Monthly Archives: May 2016

Trans-Pacific Partnership trade deal: the issues, the method, the opposition

Indepth report by Renewal Update, May 25, 2016

Demonstrations at hearings oppose the deal

The people’s opposition is deepening the legitimacy crisis of the institutions which advocate the neo-liberal agenda and the parties which champion it. Their attempt to use public consultations to give legitimacy to a neo-liberal free trade deal that has already been negotiated and signed behind the backs of Canadians is seriously at risk. In every city where the government’s consultations on the Trans-Pacific Partnership (TPP) have been held, Canadians inside and outside pointed out that far from upholding trade on the basis of mutual benefit, the TPP puts trade further under the domination of global monopolies in pursuit of their own private interests. It is a nation-wrecking agreement that attacks the right of Canadians to sovereign decision-making power. Continue reading


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The International Criminal Court: A mechanism for criminalising opposition to foreign intervention in Africa

From the website Stop Foreign Intervention in Africa

Judges at the International Criminal Court

The International Criminal Court (ICC) was established on 17 July 1998 when 120 states adopted the Rome Statute which is the legal basis of this organisation. The court, which is based in The Hague, Netherlands, should not be confused with the International Court of Justice (ICJ). The latter is part of the United Nations and deals with legal disputes between UN member states. Continue reading

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US empire of African bases

Does eleven plus one equal sixty? AFRICOM’s new math, the U.S. base bonanza, and “scarier” times ahead in Africa | NICK TURSE 

U.S. military outposts, port facilities, and other areas of access in Africa, 2002-2015 (Nick Turse/TomDispatch, 2015)

U.S. military outposts, port facilities, and other areas of access in Africa, 2002-2015 (Nick Turse/TomDispatch, 2015)

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Cuba treasures its history of solidarity with the African people

Permanent Mission of Cuba to the United Nations

marcus garvey none but ourselves can free our minds.jpg

Marcus Garvey – ”None but ourselves can free our minds“

Cuba joins today the celebration of the 53rd anniversary of Africa Day, a date when we celebrate together the creation of the Organization of African Unity (OAU), which later became the African Union, and the 130th anniversary of the abolition of slavery in Cuba.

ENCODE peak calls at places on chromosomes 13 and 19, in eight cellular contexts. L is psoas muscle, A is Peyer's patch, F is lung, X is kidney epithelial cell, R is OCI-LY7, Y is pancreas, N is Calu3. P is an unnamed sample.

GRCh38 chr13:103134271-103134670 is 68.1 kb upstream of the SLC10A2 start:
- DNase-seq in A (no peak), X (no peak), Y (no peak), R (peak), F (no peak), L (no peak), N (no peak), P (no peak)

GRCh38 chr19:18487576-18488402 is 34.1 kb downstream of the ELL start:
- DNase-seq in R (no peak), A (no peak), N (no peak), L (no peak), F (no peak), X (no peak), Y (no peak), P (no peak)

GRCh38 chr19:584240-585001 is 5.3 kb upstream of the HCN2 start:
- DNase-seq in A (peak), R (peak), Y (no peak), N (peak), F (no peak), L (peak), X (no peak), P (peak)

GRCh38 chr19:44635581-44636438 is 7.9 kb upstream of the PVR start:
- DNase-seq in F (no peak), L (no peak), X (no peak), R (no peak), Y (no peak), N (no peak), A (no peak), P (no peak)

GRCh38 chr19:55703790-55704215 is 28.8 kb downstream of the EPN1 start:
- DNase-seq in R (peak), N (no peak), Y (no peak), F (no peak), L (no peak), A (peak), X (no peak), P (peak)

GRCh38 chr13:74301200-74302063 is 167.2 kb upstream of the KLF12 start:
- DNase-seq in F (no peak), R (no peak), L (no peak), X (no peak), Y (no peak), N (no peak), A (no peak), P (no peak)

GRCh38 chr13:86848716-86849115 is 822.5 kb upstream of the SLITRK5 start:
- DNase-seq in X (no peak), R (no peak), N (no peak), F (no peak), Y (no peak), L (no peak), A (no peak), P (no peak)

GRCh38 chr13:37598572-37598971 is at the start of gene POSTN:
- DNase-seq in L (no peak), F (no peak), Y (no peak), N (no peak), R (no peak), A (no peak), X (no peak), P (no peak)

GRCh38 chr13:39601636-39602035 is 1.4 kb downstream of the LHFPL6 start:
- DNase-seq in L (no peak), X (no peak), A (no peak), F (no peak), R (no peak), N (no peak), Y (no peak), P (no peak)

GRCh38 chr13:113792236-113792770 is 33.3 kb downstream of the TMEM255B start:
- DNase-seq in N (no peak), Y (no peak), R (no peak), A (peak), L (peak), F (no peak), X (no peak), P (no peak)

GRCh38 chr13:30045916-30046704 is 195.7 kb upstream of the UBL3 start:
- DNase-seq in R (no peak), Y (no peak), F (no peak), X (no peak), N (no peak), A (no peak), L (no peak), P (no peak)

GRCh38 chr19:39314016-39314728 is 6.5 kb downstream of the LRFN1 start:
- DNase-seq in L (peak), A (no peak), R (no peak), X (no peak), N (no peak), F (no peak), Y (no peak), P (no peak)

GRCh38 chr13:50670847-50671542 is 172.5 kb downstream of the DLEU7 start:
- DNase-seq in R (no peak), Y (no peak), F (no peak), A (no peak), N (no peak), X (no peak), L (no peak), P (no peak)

The Cuban people are very proud of its African roots, which are present in our idiosyncrasy and our cultural manifestations. Cuban culture and nationality arose full of African heritage. Cuba has also contributed the sweat and blood of hundreds of thousands of its people to the emancipation of Africa, a continent all humanity will always be indebted to. Continue reading

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Cuba-Africa collaboration: A bridge between sister nations

Cuba’s legacy of collaboration in Africa is one of the finest examples of the island’s solidarity efforts | LAURA PRADA, Granma 

Cuban collaboration in Africa | Granma

Cuban collaboration in Africa | Granma

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Cuba: There is a lot of gold stained with the blood of slaves

Source:  Cuba Ministry of Foreign Affairs
March 30 2016

Cuba highlights the importance of strengthening the activities of international organizations on issues related to slavery and the transatlantic slave trade Continue reading

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Book Review – Hakim Adi, Pan-Africanism and Communism: The Communist International, Africa and Diaspora, 1919-1939

Hakim Adi, Pan-Africanism and Communism(From our archives: originally published on May 25, 2014) – This ground-breaking book, based on research undertaken in the archives of the Comintern in Moscow as well as archives in France, Britain, the US and West Africa, documents the activities of the Communist International in relation to Africa and the African diaspora. It focuses on a period when the world was in flux, with inter-imperialist rivalry at its height, when African and Caribbean countries, amongst others, were under colonial domination. Black people in Africa, the Caribbean and other western countries were officially considered inferior, had few rights and racism was at the level of open state policy from so-called “Jim Crow” laws and lynching in the US, to pass laws and segregation in South Africa and the colour bar in Britain. Continue reading

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